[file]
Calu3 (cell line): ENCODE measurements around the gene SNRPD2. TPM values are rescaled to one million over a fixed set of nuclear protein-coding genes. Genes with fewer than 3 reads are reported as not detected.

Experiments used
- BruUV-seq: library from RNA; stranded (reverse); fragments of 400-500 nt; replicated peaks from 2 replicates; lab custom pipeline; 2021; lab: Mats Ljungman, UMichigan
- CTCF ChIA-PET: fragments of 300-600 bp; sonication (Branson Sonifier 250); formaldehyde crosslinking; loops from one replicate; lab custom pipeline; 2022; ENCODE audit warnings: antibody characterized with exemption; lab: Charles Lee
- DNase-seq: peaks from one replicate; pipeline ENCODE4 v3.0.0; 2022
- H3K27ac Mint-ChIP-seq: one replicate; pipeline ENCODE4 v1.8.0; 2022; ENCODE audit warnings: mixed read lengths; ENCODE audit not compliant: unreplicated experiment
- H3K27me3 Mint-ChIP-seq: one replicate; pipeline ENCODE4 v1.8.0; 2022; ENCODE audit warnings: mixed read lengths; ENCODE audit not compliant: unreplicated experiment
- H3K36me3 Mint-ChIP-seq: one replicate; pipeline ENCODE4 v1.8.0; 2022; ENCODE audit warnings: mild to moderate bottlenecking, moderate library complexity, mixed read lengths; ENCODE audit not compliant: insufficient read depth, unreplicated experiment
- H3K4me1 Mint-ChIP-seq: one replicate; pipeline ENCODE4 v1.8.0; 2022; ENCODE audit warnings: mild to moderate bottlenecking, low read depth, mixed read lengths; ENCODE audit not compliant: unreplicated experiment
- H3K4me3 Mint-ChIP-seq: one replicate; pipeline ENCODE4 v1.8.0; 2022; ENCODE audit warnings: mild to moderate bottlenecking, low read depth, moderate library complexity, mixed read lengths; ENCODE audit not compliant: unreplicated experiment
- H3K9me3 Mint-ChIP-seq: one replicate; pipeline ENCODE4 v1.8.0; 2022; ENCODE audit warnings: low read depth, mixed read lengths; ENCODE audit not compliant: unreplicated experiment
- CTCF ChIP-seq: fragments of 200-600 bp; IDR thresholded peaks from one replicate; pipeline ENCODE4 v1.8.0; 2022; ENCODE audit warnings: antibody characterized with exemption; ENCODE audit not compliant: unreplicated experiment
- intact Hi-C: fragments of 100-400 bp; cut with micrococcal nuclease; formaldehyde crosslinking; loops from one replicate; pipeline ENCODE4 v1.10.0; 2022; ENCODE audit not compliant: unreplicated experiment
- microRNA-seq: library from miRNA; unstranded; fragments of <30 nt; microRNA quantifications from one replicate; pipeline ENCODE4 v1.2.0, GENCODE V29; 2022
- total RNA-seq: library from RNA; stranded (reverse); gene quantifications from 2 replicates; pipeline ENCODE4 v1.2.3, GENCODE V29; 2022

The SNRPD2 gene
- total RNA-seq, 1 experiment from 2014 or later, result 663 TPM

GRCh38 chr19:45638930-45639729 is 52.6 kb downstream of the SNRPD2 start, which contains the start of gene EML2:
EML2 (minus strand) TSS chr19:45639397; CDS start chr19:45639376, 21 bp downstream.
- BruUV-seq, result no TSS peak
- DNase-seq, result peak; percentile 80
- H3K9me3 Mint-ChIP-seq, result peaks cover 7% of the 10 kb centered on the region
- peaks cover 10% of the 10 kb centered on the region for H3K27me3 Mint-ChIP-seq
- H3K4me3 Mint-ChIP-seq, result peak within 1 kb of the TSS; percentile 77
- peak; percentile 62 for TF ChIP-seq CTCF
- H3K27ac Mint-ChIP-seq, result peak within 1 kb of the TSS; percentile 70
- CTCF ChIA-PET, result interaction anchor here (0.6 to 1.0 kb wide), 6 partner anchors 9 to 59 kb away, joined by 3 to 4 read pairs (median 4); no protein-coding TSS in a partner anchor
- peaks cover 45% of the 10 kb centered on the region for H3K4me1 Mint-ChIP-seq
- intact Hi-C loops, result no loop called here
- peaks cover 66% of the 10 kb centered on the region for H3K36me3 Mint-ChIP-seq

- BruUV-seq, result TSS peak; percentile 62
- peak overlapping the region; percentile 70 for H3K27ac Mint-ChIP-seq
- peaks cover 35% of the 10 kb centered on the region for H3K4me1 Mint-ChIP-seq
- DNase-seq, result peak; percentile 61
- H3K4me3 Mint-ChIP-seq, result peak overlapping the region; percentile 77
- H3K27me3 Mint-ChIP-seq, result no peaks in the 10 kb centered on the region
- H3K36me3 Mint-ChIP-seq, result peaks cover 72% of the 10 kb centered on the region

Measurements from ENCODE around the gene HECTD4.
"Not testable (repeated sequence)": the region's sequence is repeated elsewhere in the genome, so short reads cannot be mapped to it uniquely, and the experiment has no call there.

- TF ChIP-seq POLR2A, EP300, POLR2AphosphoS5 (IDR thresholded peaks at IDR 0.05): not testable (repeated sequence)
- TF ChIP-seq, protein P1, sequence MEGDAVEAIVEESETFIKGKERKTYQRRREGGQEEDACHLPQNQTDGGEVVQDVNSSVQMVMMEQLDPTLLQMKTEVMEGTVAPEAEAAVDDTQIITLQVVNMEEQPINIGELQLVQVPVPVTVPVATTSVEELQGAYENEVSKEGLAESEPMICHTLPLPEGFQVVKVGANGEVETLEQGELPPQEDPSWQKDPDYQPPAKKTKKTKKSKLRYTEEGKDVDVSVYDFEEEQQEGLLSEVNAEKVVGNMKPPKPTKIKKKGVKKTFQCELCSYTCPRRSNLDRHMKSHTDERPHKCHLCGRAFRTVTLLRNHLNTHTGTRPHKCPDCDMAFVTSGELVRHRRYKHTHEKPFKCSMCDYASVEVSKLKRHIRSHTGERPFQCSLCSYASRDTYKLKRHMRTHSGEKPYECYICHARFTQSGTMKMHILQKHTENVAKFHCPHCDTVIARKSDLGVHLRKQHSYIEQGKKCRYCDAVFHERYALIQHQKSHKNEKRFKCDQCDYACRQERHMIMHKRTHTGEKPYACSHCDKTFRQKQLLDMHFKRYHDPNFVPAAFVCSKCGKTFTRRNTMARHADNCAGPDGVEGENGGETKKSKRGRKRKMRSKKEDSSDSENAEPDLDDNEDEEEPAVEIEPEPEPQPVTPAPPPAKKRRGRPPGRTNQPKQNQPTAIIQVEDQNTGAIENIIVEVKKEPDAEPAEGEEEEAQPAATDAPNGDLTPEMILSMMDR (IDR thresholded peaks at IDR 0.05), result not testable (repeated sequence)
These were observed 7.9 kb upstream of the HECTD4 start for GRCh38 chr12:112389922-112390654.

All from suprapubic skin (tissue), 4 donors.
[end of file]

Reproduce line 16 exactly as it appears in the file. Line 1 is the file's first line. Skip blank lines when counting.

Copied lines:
The SNRPD2 gene